ADDRESS EXTENSIONWhen a mail address localpart contains the optional recipient delimiter (e.g., user+foo@domain), the lookup order becomes: user+foo@domain, user@domain, user+foo, user, and @domain. The propagate_unmatched_extensions parameter controls whether an unmatched address exten‐ sion (+foo) is propagated to the result of table lookup.
REGULAR EXPRESSION TABLESThis section describes how the table lookups change when the table is given in the form of regular expressions. For a description of regular expression lookup table syntax, see reg‐ exp_table(5) or pcre_table(5). Each pattern is a regular expression that is applied to the entire address being looked up. Thus, user@domain mail addresses are not broken up into their user and @domain con‐ stituent parts, nor is user+foo broken up into user and foo. Patterns are applied in the order as specified in the table, until a pattern is found that matches the search string. Results are the same as with indexed file lookups, with the additional feature that paren‐ thesized substrings from the pattern can be interpolated as $1, $2 and so on. TCP-BASED TABLES This section describes how the table lookups change when lookups are directed to a TCP-based server. For a description of the TCP client/server lookup protocol, see tcp_ta‐ ble(5). This feature is not available up to and including Postfix version 2.4. Each lookup operation uses the entire address once. Thus, user@domain mail addresses are not broken up into their user and @domain constituent parts, nor is user+foo broken up into user and foo. Results are the same as with indexed file lookups.
BUGSThe table format does not understand quoting conventions.
CONFIGURATION PARAMETERSThe following main.cf parameters are especially relevant. The text below provides only a parameter summary. See postconf(5) for more details including examples. canonical_classes What addresses are subject to canonical address mapping. canonical_maps List of canonical mapping tables. recipient_canonical_maps Address mapping lookup table for envelope and header recipient addresses. sender_canonical_maps Address mapping lookup table for envelope and header sender addresses. propagate_unmatched_extensions A list of address rewriting or forwarding mechanisms that propagate an address extension from the original address to the result. Specify zero or more of canoni‐ cal, virtual, alias, forward, include, or generic. Other parameters of interest: inet_interfaces The network interface addresses that this system receives mail on. You need to stop and start Postfix when this parameter changes. local_header_rewrite_clients Rewrite message header addresses in mail from these clients and update incomplete addresses with the domain name in $myorigin or $mydomain; either don't rewrite mes‐ sage headers from other clients at all, or rewrite message headers and update incomplete addresses with the domain specified in the remote_header_rewrite_domain parameter. proxy_interfaces Other interfaces that this machine receives mail on by way of a proxy agent or net‐ work address translator. masquerade_classes List of address classes subject to masquerading: zero or more of envelope_sender, envelope_recipient, header_sender, header_recipient. masquerade_domains List of domains that hide their subdomain structure. masquerade_exceptions List of user names that are not subject to address masquerading. mydestination List of domains that this mail system considers local. myorigin The domain that is appended to locally-posted mail. owner_request_special Give special treatment to owner-xxx and xxx-request addresses. remote_header_rewrite_domain Don't rewrite message headers from remote clients at all when this parameter is empty; otherwise, rewrite message headers and append the specified domain name to incomplete addresses.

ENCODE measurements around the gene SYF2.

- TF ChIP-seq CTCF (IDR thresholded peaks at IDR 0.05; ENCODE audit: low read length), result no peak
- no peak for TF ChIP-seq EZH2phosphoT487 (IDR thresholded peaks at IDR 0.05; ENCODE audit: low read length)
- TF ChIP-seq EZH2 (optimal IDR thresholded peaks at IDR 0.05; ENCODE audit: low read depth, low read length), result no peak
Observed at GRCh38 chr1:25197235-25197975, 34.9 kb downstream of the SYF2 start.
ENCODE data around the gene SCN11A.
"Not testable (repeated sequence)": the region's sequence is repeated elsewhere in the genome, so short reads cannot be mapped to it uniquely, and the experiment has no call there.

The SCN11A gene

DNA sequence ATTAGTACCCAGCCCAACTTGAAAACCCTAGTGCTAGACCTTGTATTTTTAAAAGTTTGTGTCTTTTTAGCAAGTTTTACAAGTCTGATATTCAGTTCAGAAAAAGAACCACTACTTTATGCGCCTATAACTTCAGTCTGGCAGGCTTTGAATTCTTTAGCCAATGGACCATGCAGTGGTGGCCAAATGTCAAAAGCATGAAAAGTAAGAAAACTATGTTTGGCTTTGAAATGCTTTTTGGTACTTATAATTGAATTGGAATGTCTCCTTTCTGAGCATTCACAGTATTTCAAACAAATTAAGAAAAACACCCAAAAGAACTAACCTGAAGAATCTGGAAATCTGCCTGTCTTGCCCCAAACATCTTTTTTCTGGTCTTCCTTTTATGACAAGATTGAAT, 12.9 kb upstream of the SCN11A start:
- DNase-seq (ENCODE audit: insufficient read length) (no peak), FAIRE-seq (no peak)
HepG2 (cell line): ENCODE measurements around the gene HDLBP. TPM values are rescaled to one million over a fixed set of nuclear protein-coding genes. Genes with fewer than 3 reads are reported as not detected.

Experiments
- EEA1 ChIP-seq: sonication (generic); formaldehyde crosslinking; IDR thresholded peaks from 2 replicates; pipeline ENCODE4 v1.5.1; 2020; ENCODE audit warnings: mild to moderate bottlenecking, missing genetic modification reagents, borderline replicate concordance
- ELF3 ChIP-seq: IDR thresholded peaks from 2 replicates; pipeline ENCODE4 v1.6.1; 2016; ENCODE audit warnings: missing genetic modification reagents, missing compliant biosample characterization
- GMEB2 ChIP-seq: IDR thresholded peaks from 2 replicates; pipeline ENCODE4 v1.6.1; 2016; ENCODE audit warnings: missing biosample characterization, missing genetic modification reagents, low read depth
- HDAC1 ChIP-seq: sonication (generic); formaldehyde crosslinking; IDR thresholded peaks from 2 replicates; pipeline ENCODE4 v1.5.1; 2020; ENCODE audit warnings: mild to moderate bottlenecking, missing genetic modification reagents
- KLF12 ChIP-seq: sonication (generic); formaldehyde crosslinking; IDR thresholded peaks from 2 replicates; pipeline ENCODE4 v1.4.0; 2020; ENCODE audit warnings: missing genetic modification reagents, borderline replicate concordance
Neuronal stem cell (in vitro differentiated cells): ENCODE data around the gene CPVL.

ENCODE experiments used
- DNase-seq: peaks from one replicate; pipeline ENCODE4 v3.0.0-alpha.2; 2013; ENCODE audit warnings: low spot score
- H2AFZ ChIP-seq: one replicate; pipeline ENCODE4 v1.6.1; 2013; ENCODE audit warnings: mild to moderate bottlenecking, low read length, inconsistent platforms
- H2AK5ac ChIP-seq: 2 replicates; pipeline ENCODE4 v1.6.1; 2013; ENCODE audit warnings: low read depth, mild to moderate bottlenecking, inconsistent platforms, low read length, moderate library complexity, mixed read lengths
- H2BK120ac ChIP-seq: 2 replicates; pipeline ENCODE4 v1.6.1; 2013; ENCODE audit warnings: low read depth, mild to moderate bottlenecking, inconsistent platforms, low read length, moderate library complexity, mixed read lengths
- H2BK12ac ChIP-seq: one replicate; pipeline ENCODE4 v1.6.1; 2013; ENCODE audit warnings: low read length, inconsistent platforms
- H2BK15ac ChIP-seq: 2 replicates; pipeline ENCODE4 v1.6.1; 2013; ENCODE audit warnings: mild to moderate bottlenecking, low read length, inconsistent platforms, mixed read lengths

SEE ALSOcleanup(8), canonicalize and enqueue mail postmap(1), Postfix lookup table manager postconf(5), configuration parameters virtual(5), virtual aliasing
README FILESUse "postconf readme_directory" or "postconf html_directory" to locate this information. DATABASE_README, Postfix lookup table overview ADDRESS_REWRITING_README, address rewriting guide
LICENSEThe Secure Mailer license must be distributed with this software. AUTHOR(S) Wietse Venema IBM T.J. Watson Research P.O. Box 704 Yorktown Heights, NY 10598, USA Wietse Venema Google, Inc. 111 8th Avenue New York, NY 10011, USA
|This manual||Reference||Other manuals|
|canonical(5)||referred by||cleanup(8postfix) | generic(5) | postconf(5) | postfix(1) | virtual(5)|
|refer to||aliases(5) | cleanup(8postfix) | pcre_table(5) | postconf(5) | postmap(1) | virtual(5)|